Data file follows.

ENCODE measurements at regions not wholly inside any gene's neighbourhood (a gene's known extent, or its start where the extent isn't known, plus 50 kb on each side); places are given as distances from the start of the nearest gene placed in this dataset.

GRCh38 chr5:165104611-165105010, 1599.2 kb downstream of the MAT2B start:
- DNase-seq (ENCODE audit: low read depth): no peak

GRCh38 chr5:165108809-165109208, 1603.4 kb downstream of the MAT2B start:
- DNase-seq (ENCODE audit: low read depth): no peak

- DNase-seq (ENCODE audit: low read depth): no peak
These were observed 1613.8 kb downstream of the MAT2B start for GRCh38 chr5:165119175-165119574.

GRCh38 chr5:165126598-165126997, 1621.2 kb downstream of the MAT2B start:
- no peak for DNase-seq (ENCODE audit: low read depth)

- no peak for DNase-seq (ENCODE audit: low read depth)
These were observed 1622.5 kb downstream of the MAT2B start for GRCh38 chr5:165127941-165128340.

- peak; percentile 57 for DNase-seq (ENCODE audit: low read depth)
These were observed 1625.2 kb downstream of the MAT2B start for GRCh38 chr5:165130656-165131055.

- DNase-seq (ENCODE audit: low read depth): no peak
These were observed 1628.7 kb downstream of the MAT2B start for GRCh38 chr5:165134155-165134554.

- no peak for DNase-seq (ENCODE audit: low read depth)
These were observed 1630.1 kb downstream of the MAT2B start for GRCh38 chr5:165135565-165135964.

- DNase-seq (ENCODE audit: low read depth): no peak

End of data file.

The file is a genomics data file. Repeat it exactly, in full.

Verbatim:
ENCODE measurements at regions not wholly inside any gene's neighbourhood (a gene's known extent, or its start where the extent isn't known, plus 50 kb on each side); places are given as distances from the start of the nearest gene placed in this dataset.

GRCh38 chr5:165104611-165105010, 1599.2 kb downstream of the MAT2B start:
- DNase-seq (ENCODE audit: low read depth): no peak

GRCh38 chr5:165108809-165109208, 1603.4 kb downstream of the MAT2B start:
- DNase-seq (ENCODE audit: low read depth): no peak

- DNase-seq (ENCODE audit: low read depth): no peak
These were observed 1613.8 kb downstream of the MAT2B start for GRCh38 chr5:165119175-165119574.

GRCh38 chr5:165126598-165126997, 1621.2 kb downstream of the MAT2B start:
- no peak for DNase-seq (ENCODE audit: low read depth)

- no peak for DNase-seq (ENCODE audit: low read depth)
These were observed 1622.5 kb downstream of the MAT2B start for GRCh38 chr5:165127941-165128340.

- peak; percentile 57 for DNase-seq (ENCODE audit: low read depth)
These were observed 1625.2 kb downstream of the MAT2B start for GRCh38 chr5:165130656-165131055.

- DNase-seq (ENCODE audit: low read depth): no peak
These were observed 1628.7 kb downstream of the MAT2B start for GRCh38 chr5:165134155-165134554.

- no peak for DNase-seq (ENCODE audit: low read depth)
These were observed 1630.1 kb downstream of the MAT2B start for GRCh38 chr5:165135565-165135964.

- DNase-seq (ENCODE audit: low read depth): no peak